Funding was provided to launch SAEON and an advisory structure was established. I invited Bob to serve on the SAEON Technical Steering Committee and over a period of four years he made an indelible mark on the scientific design and future of SAEON. In this time he was the main author of a foundational document called the “Design of SAEON”, which was accepted as such by the SAEON Advisory Board in 2004.
Over the years following, the “Design of SAEON” served as the blueprint for the roll-out of SAEON in terms of its structure, observations and operations. From being part of the Global Terrestrial Observation System (GTOS), Bob brought his experience to SAEON and based the “Design of SAEON” on the principle of a “hierarchical site design for optimally sampling the environment when resources are limited”. In 2006 he contributed significantly during the first SAEON Summit that was held to demonstrate the cross-ecosystem character of SAEON. This included an inspiring mentoring session for the SAEON Graduate Student Network which we launched at the Summit.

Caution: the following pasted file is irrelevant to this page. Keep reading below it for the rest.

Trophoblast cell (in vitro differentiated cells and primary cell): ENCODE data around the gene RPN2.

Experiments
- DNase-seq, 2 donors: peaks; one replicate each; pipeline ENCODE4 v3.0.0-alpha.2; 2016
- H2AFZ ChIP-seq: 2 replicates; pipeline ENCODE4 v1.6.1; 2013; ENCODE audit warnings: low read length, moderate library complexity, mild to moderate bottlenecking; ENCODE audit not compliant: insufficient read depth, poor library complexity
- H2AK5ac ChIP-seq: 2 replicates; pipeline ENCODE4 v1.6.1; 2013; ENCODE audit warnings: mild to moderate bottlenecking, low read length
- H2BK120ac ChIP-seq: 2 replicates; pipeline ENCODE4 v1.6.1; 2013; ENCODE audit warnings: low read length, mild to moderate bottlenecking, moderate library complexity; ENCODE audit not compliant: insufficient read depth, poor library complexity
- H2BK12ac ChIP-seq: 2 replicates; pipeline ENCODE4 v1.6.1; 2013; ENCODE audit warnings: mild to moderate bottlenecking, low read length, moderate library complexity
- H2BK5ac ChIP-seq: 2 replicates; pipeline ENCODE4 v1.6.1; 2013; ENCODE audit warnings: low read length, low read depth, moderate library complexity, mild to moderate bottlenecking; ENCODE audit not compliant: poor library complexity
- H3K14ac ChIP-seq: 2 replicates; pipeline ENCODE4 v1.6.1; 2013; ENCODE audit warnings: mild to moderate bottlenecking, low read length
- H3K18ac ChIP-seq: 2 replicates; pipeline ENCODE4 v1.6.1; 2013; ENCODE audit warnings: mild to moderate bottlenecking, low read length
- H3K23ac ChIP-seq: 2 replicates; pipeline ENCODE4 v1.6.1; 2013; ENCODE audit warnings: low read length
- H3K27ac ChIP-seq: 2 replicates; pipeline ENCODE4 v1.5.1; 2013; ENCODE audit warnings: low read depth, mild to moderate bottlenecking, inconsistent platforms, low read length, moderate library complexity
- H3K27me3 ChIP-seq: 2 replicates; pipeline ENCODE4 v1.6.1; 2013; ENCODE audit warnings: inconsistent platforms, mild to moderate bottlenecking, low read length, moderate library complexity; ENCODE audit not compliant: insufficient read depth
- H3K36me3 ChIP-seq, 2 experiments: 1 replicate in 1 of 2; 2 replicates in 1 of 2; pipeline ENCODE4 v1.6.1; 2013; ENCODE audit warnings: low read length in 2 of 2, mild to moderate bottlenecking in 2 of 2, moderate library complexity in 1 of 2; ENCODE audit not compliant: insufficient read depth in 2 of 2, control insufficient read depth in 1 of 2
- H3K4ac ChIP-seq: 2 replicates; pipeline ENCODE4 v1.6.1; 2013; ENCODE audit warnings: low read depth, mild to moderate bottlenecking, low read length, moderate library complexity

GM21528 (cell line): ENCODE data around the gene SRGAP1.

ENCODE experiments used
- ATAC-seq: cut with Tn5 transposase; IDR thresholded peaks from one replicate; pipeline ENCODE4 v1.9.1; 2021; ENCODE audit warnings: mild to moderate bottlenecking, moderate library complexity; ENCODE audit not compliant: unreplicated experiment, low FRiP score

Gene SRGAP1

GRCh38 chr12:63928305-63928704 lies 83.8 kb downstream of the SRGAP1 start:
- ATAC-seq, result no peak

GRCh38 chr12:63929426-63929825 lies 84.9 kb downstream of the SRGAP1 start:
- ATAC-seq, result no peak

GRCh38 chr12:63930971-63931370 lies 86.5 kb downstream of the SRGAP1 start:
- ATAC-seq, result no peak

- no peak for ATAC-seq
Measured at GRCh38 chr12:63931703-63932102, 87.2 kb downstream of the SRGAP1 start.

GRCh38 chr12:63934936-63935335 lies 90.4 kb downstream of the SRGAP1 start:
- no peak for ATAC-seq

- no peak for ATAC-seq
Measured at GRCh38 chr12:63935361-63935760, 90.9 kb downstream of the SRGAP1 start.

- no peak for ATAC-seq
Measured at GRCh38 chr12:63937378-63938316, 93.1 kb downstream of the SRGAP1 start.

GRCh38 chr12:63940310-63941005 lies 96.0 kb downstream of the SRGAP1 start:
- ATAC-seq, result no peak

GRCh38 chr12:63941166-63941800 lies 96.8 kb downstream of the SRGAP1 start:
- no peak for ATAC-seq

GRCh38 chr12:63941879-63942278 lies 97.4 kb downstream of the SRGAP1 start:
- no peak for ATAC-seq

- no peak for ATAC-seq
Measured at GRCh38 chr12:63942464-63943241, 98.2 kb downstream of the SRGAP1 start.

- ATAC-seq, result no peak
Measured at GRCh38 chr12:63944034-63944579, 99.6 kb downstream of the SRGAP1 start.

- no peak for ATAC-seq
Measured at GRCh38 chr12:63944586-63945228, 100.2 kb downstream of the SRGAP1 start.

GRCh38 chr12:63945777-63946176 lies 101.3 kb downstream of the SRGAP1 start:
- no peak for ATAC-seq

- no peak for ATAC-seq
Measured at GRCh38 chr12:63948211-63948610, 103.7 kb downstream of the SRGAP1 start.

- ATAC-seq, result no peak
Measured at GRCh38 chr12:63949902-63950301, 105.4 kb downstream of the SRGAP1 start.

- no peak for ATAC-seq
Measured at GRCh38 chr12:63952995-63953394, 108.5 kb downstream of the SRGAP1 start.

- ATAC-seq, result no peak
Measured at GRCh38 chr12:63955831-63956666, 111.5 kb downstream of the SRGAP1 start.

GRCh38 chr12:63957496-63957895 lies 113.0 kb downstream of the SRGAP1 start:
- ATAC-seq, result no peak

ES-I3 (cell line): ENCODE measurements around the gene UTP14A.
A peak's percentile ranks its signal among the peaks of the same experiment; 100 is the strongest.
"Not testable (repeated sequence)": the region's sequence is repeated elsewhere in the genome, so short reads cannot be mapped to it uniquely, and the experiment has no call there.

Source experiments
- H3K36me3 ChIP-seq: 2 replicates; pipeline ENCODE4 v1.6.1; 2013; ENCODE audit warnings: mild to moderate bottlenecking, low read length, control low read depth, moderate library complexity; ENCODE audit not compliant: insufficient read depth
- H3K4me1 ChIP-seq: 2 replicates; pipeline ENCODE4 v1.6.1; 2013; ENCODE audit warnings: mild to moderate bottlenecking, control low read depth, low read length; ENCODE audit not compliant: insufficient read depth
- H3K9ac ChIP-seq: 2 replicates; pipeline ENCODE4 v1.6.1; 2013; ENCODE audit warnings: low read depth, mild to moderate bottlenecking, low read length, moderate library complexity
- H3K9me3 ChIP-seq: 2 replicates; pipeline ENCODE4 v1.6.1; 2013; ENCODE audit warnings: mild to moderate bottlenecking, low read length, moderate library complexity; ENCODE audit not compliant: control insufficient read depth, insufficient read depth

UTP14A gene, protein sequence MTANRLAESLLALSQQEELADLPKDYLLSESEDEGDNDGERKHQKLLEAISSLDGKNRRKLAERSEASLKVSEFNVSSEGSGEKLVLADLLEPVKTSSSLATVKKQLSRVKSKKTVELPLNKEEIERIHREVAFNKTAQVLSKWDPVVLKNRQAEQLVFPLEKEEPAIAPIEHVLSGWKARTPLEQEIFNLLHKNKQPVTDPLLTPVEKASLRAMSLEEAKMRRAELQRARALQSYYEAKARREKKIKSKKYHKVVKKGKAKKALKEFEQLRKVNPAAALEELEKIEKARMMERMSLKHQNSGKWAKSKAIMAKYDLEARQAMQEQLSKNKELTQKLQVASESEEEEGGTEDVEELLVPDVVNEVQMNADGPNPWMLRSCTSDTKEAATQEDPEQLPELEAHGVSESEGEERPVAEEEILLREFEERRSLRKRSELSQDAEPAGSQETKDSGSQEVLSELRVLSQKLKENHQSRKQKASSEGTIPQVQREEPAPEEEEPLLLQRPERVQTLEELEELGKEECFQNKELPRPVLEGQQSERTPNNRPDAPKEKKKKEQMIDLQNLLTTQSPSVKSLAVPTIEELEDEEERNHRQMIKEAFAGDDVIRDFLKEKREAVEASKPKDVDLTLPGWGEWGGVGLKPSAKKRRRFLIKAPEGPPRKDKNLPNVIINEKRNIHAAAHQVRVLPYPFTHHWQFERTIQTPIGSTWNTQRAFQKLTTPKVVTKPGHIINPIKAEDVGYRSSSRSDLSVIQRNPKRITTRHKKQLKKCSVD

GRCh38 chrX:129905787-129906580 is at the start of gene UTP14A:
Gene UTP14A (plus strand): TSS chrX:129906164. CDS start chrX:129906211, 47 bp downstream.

In 2004, the International Long-Term Ecological Research Network (ILTER) embarked on the development of a 10-year strategy to become self-reliant and truly international after having been incubated by the US LTER Network from 1998 (Mirtl et al., 2019). The details of this strategy were developed during a 2006 ILTER meeting at Gobabeb in Namibia and Bob was there to contribute his insights from the wealth of international experience he had gained by then.
At one stage he opined that an organisation’s vision statement should be able to fit on the back of a T-shirt. For that he was promptly ordered to offer his T-shirt and his back to the facilitator, who then duly saw to it that the vision statement could indeed fit on the back of a T-shirt, although it was helpful that Bob had broad shoulders to write on.